GENEVA (AP) — The World Cup is truly taking shape.
A dramatic day of qualifying matches ended with 23 of the 32-team lineup confirmed to play next year in Russia.
Lionel Messi will be there. Cristiano Ronaldo, too. The United States will not, for the first time since 1986.
The remaining nine spots will be decided next month, but the eight top-seeded nations for the Dec. 1 draw in Moscow are now known. There are still four European playoffs, two intercontinental playoffs and three African qualifying groups to be decided.
Here are some things we learned about the next World Cup:
Before games kicked off Tuesday, Messi and Ronaldo were not sure of advancing.
It all worked out, to the relief of Argentina, Portugal, FIFA and social media users everywhere. World Cup sponsor Adidas and Nike — who provide the uniforms for Messi and Ronaldo, respectively, on international duty — should also be relieved.
Messi was a savior for Argentina, which likely had to win in the high altitude of Ecuador and trailed in the first minute. The only Argentina player to score in qualifying games this year, Messi’s hat trick led the way to a 3-1 win and a spot at the World Cup.
Ronaldo did not add to his 15 goals in qualifying, but Portugal’s 2-0 win over Switzerland extended the European champion’s winning streak and ensured first place in the group on goal difference.
Not all of the world’s best players will be in Russia: Wales forward Gareth Bale, Chile striker Alexis Sanchez and rising American star Christian Pulisic all were eliminated.
Also missing? At least 20 unfilled sponsor slots in FIFA’s planned commercial program.
Portugal and Argentina went from the fringes to the top-seeded pot of teams as the Nos. 3 and 4 teams in the FIFA rankings.
The top seven-ranked teams — FIFA will confirm the list on Monday — join host Russia in Pot 1. They include top-ranked Germany, the defending champions, Brazil, Belgium, Poland and France.
Russia’s ranking, somewhere in the 60s, could be worst in the draw, but is because the host nation has not played high-value competitive qualifying games.
Spain won’t be one of the seeded teams, and should be the one to avoid from Pot 2.
FIFA picked a new draw format with seeding pots entirely decided by October’s rakings instead of geographical divide. No two teams from the same confederation can be drawn together, except for Europeans. With 14 UEFA members in the draw, FIFA allows a maximum of two in each of the eight groups.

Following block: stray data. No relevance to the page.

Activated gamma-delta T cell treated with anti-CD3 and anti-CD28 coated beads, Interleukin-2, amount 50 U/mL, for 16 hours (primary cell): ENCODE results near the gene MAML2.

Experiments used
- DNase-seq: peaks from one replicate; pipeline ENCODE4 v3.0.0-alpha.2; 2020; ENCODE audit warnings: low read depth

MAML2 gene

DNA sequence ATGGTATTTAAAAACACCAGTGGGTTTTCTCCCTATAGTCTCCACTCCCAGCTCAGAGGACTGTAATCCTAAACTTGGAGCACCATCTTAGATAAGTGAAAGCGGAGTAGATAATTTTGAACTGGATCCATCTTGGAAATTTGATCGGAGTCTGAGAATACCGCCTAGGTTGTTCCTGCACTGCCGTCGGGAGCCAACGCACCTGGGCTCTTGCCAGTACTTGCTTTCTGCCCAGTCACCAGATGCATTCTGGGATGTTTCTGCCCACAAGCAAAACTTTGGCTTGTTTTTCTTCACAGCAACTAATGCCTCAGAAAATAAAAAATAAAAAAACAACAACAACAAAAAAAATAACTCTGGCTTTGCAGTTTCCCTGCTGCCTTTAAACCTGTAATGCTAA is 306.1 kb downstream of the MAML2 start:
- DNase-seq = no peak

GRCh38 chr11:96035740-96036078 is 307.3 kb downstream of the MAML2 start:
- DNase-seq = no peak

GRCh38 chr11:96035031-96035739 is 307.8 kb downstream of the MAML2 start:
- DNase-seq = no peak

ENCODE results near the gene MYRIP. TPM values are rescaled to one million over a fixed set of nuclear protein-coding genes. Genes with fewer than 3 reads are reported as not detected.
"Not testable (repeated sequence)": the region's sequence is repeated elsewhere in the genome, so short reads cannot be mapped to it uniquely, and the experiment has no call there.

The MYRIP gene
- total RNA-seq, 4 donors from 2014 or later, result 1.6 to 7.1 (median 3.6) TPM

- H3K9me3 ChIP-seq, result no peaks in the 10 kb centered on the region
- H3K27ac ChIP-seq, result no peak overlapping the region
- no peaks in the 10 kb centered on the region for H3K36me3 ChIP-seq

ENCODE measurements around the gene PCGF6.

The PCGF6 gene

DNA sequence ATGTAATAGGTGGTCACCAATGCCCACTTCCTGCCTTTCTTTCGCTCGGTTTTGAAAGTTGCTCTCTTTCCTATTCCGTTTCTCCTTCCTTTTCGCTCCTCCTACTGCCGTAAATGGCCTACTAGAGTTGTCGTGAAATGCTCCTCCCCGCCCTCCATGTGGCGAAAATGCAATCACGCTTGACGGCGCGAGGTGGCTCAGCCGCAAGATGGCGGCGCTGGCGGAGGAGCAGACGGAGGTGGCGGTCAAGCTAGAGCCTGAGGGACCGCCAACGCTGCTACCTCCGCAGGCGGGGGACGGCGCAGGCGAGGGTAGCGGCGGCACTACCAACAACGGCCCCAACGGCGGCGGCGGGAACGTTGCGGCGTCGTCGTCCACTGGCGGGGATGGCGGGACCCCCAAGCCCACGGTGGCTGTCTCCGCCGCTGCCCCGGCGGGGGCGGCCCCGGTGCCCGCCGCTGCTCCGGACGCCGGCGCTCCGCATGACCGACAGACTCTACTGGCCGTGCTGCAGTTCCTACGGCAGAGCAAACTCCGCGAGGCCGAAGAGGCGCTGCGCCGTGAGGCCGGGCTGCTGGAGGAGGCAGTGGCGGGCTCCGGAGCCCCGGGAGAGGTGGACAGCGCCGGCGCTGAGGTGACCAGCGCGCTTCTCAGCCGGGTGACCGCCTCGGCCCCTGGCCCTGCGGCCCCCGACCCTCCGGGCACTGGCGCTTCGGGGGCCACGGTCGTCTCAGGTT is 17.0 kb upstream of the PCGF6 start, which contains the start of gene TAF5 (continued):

If Serbia lands as an outlier in Pot 4, it could set up the toughest group with either Brazil or Argentina and another European team.
Iceland and Panama are the two World Cup newcomers so far.
Iceland is beloved worldwide after its run to the 2016 European Championship quarterfinals and will be the smallest nation by population — only 330,000 — ever to play at a World Cup. Expect the country’s trademark thunderclap salute between players and fans to be admired and copied across the tournament.
Panama’s unlikely 2-1 win Tuesday over already-qualified Costa Rica relied on a “goal” that never crossed the line, and an 88th-minute strike from Roman Torres.
Panama took the last direct qualifying place in CONCACAF region, and the United States fell away after a surprising 2-1 loss at Trinidad and Tobago.
Expect many of Iceland’s population to land in Russia, and most will be personal friends of the team.
Iceland’s blue and white hordes were a must-see experience at Euro 2016 even before their team eliminated England in the last 16.
For sheer euphoria, Egypt’s qualification this week to end a 28-year absence was hard to beat. Egypt already ranks in FIFA’s top 10 of nations whose residents have requested tickets to the 64 games in Russia.
Color and noisy good cheer would also be guaranteed if either or both of Ireland or Northern Ireland advance through the European playoffs next month.
The elimination of Ukraine this week removed a huge potential problem for FIFA.
Teams from Russia and Ukraine have been kept apart for security reasons in competition draws since 2014. It would have struck an awkward tone at the Dec. 1 draw at the State Kremlin Palace.
Syria’s exit against Australia on Tuesday also removes the chance of the team’s impressive run being used for propaganda by the regime of President Basher Assad, an ally of Russia.
Russian organizers say there will be no repeat of violent clashes involving its fans at the past two European Championships, including against Poland in Warsaw and England in Marseille.
Russia cannot be in a group with top-seeded Poland, but could draw England from Pot 2.
On the field, FIFA still has issues to resolve in refereeing games.
It wasn’t up to FIFA to prevent Panama’s “ghost” goal, but the technology system will be used at all 12 Russian stadiums for the World Cup.
FIFA is on the clock to decide if referees should get help from video review, however.
Decision-making was slow and often confused at the eight-nation Confederations Cup in Russia this year. Reviews once predicted to last mere seconds stretched to three minutes, and still seemed to get things wrong.
Top-level German and Italian league games are using Video Assistant Referees this season and, again, have provoked anger from team officials.
FIFA’s rule-making panel is scheduled to make a decision in March, maybe based more on hope than expectation.
More AP World Cup coverage: www.apnews.com/tag/WorldCup